Gerrymandering aside, certain aspects of this 28-acre development were deserving subjects for EB-5 financing, according to Gary Friedland, scholar-in-residence at the Stern Center, who has tracked the EB-5 program and its impact on real estate with NYU professor Jeanne Calderon.

“The first capital raise—for the platform that serves as the base for the buildings in the first phase of [Hudson Yards] over the eastern railyard—was an excellent use of EB-5 capital,” Friedland says in an email. “This funding of horizontal infrastructure at the beginning of a multiphase, long-term real-estate development project requires patient capital, since the project will not generate cash flow to support debt service payments on the mortgage until after the vertical buildings are completed and occupied. This type of capital is not readily available from many conventional sources.”

Friedland adds: “In contrast, the inexpensive EB-5 capital for the funding of the two buildings merely enhanced the returns of Related, as the capital would have been readily available from conventional sources.”

Financing under EB-5 is not unlimited. All in all, Related solicited investments from some 3,200 foreign visa-seekers. This figure is significant, since the number of new visas that the U.S. issues each year under EB-5 has a hard cap of 10,000. Given that each eligible investor may claim visas for immediate family members—and since these family visas (an average of three) also count toward the overall cap—the Hudson Yards development may have easily claimed an entire year’s worth of visas issued under EB-5.

The annual cap contributes to long lines for would-be immigrants: Investors from mainland China face waiting lists of up to 15 years, according to Friedland. The cap on visas also serves as a cap on available financing. If a project like Hudson Yards accounts for a whole year’s worth of EB-5 visas, it also consumes a year’s worth of financing meant for projects in low-opportunity places. “The use of EB-5 capital to fund mega-projects like [Hudson Yards] absorbs a significant portion of the limited annual quota of EB-5 visas,” Friedland says.

The EB-5 visa program has come under increasing scrutiny in recent years, owing to a number of fraudulent real-estate schemes financed via investor visa dollars. In one notorious episode, two Vermont financiers built a resort complex—water park and all—using EB-5 funds, including $200 million that they misappropriated. They were planning a rural biotechnology campus before the U.S. Securities and Exchange Commission brought the hammer down. The stink on this scheme rose so high that the federal agency that administers the investor visa program terminated the state’s EB-5 program.

The Trump administration has only added fuel to the fire. Family members of Jared Kushner have reportedly used his proximity to the White House as a way to promote Kushner Companies projects with EB-5 investors in China. Li Yang, the owner of the Florida spa where New England Patriots owner Robert Kraft allegedly solicited sex, reportedly charged Chinese executives for access to the Trump administration at Mar-a-Lago; her company also peddles EB-5 investor visas with a promise of access to elected officials.  

But the party could be coming to an end. A late Obama administration regulation would ratchet up controls on the EB-5 program, in part by raising the two standard minimum investment levels (from $500,000 to $1.35 million, and from $1 million to $1.8 million) and making the U.S. Department of Homeland Security responsible for designating TEAs. Conservative critics of this so-called “midnight rule” have appealed to the Trump administration to scrap it and renew the program as is, warning that the rule as promulgated will destroy EB-5. A final version of the Obama-era rule could arrive as soon as this month.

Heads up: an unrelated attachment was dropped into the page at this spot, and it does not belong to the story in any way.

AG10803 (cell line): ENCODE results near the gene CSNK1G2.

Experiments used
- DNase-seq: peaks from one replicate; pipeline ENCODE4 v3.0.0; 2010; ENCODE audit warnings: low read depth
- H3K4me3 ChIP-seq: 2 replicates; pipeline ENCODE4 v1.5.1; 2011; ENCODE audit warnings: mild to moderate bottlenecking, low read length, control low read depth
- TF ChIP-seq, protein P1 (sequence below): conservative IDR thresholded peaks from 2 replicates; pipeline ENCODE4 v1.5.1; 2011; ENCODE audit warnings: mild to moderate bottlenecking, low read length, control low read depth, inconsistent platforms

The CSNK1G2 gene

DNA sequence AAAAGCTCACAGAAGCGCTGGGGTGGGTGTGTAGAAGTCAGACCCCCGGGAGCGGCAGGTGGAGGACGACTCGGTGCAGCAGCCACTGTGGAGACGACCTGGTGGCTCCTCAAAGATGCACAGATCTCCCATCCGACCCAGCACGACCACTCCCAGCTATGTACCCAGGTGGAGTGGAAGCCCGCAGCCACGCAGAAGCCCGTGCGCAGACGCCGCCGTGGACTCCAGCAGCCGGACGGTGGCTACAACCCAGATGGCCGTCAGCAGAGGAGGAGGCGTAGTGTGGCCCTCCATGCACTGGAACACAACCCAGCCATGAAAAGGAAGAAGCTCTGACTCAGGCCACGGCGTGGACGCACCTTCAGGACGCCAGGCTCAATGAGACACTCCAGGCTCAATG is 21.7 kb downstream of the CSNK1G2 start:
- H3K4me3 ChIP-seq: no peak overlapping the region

Over the years, this cash-for-visas program has collected a curious collection of political friends and enemies. Despite the benefits it has showered on the Trumps and Kushners, Senate Minority Leader Chuck Schumer might be the biggest defender of the EB-5 status quo in Congress. Republican Senator Chuck Grassley, meanwhile, leads the push for reform.

Whatever fate awaits EB-5, the program now has a monument to itself, in the form of Hudson Yards. Critics might search for meaning in the development’s burnt-sienna beehive staircase or its severe scissoring towers, but the message that this new colossus sends to the world isn’t in the architecture alone. Hudson Yards is a beacon for New York, open to all who who can afford it.

About the Author

Most Popular

  1. A photo of a police officer in El Paso, Texas.

    What New Research Says About Race and Police Shootings

    Two new studies have revived the long-running debate over how police respond to white criminal suspects versus African Americans.

  2. A hawk perches on a tree in the ramble area of Central Park in New York.

    The Toxic Intersection of Racism and Public Space

    For black men like Christian Cooper, the threat of a call to police casts a cloud of fear over parks and public spaces that others associate with safety.

  3. Maps

    Your Maps of Life Under Lockdown

    Stressful commutes, unexpected routines, and emergent wildlife appear in your homemade maps of life during the coronavirus pandemic.

  4. A woman stares out at crowds from behind a screen, reflecting on a post-pandemic world where exposure with others feels scary.

    What Our Post-Pandemic Behavior Might Look Like

    After each epidemic and disaster, our social norms and behaviors change. As researchers begin to study coronavirus’s impacts, history offers clues.

  5. A Seoul Metro employee, second left, monitors passengers, to ensure face masks are worn, on a platform inside a subway station in Seoul, South Korea.

    How to Safely Travel on Mass Transit During Coronavirus

    To stay protected from Covid-19 on buses, trains and planes, experts say to focus more on distance from fellow passengers than air ventilation or surfaces.